U.S. Senator Lamar Alexander (R-Tenn.) today said that he voted in favor of the Highway Trust Fund bill (H.R. 6532) to ensure that money is restored to state transportation funds.
“States depend on this money to make sure their roads are up to par, and we need to make sure this money gets to them to do exactly that,” said Alexander, a member of the Senate Committee on Environment and Public Works (EPW) that has jurisdiction over highways. “This bill will bring $235.6 million to our state to make sure thousands of Tennesseans will continue to be able to drive safely on our highways.”
The Highway Trust Fund bill prevents a revenue shortfall in Fiscal Year 2009 funding that would cost over 485,000 American jobs and severely disrupt efforts to reduce traffic congestion, improve safety, and enhance long-term economic productivity.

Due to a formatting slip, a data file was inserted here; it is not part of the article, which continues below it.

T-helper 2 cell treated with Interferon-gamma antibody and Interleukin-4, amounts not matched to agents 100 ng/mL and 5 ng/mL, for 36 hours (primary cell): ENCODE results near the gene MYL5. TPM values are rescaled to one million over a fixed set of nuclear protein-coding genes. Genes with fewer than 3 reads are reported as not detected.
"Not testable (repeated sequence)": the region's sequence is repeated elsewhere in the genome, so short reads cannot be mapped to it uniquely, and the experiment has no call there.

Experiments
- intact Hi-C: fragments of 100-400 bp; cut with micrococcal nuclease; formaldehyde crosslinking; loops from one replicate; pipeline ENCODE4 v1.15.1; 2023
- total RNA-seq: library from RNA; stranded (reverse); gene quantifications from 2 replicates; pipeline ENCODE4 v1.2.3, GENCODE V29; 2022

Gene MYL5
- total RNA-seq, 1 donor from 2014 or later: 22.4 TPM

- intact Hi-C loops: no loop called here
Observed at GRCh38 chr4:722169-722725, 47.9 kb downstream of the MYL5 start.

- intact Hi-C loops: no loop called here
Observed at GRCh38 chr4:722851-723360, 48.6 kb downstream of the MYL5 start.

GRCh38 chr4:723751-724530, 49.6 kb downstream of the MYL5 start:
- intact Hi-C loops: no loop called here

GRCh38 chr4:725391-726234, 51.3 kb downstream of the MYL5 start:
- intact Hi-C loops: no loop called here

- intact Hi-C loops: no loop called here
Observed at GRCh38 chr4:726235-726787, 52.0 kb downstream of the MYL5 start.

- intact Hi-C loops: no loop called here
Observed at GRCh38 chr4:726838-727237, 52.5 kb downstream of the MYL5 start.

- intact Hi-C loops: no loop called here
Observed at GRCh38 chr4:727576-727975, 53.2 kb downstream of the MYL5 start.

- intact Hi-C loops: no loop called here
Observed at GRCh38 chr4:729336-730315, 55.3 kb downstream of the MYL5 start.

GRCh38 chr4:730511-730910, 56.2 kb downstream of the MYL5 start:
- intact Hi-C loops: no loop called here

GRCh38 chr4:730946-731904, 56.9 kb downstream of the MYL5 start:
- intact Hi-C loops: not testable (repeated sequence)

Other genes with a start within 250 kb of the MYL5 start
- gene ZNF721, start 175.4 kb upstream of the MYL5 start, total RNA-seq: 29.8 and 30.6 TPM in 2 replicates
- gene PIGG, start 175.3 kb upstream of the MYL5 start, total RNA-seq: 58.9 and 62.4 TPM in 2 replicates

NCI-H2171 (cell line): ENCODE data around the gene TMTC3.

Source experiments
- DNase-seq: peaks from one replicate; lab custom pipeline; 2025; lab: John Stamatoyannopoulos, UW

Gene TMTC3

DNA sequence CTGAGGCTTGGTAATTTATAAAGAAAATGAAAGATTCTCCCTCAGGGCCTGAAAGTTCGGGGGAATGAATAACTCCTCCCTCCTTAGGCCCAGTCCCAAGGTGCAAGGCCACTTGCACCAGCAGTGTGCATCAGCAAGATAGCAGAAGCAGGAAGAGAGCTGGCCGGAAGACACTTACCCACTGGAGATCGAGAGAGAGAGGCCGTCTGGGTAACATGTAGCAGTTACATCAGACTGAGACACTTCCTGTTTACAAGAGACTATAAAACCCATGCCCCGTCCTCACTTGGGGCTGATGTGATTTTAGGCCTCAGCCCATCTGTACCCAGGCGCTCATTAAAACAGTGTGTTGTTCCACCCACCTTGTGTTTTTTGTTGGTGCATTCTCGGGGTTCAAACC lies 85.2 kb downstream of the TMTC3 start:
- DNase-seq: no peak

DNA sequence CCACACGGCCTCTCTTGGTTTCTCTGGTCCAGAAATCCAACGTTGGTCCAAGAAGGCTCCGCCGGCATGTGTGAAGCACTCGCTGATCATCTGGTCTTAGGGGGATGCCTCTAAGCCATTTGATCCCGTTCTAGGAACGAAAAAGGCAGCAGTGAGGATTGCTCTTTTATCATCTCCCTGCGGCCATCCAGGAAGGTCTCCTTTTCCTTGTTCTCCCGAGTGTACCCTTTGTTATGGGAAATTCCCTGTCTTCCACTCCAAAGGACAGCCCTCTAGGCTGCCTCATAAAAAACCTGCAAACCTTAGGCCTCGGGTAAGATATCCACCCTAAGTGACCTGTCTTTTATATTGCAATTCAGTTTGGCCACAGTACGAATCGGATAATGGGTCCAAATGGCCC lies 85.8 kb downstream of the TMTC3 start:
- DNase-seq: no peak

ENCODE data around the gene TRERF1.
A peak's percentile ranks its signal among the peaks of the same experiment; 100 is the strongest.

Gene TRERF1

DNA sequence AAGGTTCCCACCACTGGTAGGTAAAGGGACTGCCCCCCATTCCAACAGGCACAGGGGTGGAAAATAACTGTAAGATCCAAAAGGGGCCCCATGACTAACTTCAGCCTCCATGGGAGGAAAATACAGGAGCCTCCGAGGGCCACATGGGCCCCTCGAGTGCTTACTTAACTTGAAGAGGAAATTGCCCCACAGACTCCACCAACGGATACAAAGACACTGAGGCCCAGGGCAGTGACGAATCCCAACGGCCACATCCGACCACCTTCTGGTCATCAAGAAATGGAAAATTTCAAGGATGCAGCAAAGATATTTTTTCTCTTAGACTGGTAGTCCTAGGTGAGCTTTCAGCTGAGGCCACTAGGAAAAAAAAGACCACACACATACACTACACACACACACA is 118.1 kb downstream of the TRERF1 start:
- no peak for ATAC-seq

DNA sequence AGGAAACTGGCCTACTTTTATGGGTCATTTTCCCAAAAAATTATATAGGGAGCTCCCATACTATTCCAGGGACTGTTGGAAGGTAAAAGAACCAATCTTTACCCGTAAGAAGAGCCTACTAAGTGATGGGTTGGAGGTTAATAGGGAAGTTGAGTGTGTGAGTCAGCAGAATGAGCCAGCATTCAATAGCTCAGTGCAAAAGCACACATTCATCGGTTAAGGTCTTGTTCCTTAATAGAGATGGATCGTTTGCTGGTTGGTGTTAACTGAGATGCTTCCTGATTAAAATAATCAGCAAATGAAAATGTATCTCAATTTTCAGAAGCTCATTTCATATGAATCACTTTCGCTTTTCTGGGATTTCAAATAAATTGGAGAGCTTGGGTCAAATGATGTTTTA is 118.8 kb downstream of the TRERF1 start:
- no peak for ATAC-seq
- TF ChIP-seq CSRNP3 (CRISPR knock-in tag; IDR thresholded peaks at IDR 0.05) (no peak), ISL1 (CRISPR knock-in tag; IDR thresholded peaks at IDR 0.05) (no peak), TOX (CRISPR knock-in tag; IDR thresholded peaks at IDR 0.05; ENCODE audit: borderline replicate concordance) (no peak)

On July 3rd, Alexander joined a bipartisan group of 66 other senators in writing a letter to the Finance Committee and the Democratic and Republican Senate Leaders urging Congress to come up with a solution to a projected shortfall in the Highway Trust Fund. Since the 2005 passage of the multi-year highway bill that set spending levels for the Highway Trust Fund, high gas prices and a weaker economy have had a strong negative impact on gas tax receipts. As a result there will not be sufficient resources in the Highway Trust Fund to pay for the federal highway program at the level guaranteed for 2009. Without this fix agreed to by the Senate today, the highway program would have to be cut by about $14 billion, or 35 percent, in order to prevent it from running out of money.
Alexander has also called for the establishment of a highway efficiency standard that ranks the states according to who has the most efficient highways to pressure governors to clean up their highways and reduce traffic jams.
H.R. 6532, the Highway Trust Fund bill, passed the Senate by voice vote last night.